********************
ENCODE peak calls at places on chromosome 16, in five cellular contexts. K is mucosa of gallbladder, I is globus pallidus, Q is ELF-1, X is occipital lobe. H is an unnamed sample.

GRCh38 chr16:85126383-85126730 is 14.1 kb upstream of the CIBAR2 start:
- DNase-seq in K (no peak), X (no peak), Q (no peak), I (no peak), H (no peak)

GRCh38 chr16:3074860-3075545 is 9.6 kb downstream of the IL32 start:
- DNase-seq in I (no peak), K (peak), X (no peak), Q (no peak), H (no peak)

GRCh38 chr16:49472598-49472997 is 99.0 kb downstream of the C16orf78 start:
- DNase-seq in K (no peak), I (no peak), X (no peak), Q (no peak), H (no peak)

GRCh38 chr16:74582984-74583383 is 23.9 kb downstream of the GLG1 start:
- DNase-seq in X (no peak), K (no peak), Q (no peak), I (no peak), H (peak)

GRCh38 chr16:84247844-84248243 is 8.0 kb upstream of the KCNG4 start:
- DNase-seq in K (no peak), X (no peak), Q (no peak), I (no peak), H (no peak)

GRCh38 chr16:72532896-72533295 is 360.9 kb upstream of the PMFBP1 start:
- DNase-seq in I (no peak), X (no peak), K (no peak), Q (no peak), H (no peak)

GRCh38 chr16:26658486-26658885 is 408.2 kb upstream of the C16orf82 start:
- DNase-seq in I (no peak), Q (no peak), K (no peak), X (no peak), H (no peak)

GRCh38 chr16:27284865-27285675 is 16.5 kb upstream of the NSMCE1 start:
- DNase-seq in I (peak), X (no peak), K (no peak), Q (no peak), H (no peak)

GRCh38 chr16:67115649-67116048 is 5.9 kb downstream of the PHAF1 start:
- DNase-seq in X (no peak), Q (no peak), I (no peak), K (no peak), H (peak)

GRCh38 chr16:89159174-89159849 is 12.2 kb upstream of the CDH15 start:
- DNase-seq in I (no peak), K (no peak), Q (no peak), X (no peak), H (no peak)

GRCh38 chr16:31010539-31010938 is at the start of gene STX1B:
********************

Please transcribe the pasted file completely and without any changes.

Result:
ENCODE peak calls at places on chromosome 16, in five cellular contexts. K is mucosa of gallbladder, I is globus pallidus, Q is ELF-1, X is occipital lobe. H is an unnamed sample.

GRCh38 chr16:85126383-85126730 is 14.1 kb upstream of the CIBAR2 start:
- DNase-seq in K (no peak), X (no peak), Q (no peak), I (no peak), H (no peak)

GRCh38 chr16:3074860-3075545 is 9.6 kb downstream of the IL32 start:
- DNase-seq in I (no peak), K (peak), X (no peak), Q (no peak), H (no peak)

GRCh38 chr16:49472598-49472997 is 99.0 kb downstream of the C16orf78 start:
- DNase-seq in K (no peak), I (no peak), X (no peak), Q (no peak), H (no peak)

GRCh38 chr16:74582984-74583383 is 23.9 kb downstream of the GLG1 start:
- DNase-seq in X (no peak), K (no peak), Q (no peak), I (no peak), H (peak)

GRCh38 chr16:84247844-84248243 is 8.0 kb upstream of the KCNG4 start:
- DNase-seq in K (no peak), X (no peak), Q (no peak), I (no peak), H (no peak)

GRCh38 chr16:72532896-72533295 is 360.9 kb upstream of the PMFBP1 start:
- DNase-seq in I (no peak), X (no peak), K (no peak), Q (no peak), H (no peak)

GRCh38 chr16:26658486-26658885 is 408.2 kb upstream of the C16orf82 start:
- DNase-seq in I (no peak), Q (no peak), K (no peak), X (no peak), H (no peak)

GRCh38 chr16:27284865-27285675 is 16.5 kb upstream of the NSMCE1 start:
- DNase-seq in I (peak), X (no peak), K (no peak), Q (no peak), H (no peak)

GRCh38 chr16:67115649-67116048 is 5.9 kb downstream of the PHAF1 start:
- DNase-seq in X (no peak), Q (no peak), I (no peak), K (no peak), H (peak)

GRCh38 chr16:89159174-89159849 is 12.2 kb upstream of the CDH15 start:
- DNase-seq in I (no peak), K (no peak), Q (no peak), X (no peak), H (no peak)

GRCh38 chr16:31010539-31010938 is at the start of gene STX1B: